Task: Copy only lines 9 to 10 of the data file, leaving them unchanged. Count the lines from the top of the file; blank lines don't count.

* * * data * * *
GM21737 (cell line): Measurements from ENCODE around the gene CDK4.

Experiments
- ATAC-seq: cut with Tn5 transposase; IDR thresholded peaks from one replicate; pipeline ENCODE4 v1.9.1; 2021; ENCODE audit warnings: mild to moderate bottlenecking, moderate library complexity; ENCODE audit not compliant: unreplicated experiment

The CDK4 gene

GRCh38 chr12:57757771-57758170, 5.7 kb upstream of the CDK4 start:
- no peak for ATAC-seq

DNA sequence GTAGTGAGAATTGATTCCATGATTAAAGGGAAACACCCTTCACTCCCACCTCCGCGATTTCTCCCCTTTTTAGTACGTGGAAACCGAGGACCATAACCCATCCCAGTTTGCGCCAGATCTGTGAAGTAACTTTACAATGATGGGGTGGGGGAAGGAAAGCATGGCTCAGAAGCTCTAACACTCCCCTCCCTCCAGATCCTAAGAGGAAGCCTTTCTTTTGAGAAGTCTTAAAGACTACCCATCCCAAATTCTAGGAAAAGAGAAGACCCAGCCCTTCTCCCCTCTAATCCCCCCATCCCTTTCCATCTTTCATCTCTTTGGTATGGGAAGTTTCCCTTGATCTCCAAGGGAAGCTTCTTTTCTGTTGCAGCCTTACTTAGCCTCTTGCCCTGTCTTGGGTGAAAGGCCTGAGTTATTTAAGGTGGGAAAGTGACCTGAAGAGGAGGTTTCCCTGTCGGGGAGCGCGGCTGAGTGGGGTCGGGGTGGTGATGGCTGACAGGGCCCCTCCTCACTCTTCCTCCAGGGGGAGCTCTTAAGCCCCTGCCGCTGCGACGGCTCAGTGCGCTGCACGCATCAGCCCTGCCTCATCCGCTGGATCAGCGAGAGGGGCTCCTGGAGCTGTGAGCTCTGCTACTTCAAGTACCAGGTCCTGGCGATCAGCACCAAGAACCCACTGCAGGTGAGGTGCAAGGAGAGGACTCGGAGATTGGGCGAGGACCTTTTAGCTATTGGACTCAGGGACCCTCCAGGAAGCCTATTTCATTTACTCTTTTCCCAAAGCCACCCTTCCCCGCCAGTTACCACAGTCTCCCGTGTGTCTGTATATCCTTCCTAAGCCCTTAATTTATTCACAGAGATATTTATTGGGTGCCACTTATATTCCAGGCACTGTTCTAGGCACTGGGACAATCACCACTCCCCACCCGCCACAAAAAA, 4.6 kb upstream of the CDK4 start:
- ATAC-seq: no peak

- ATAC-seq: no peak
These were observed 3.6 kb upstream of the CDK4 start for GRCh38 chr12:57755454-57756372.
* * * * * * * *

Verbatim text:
- ATAC-seq: no peak
These were observed 3.6 kb upstream of the CDK4 start for GRCh38 chr12:57755454-57756372.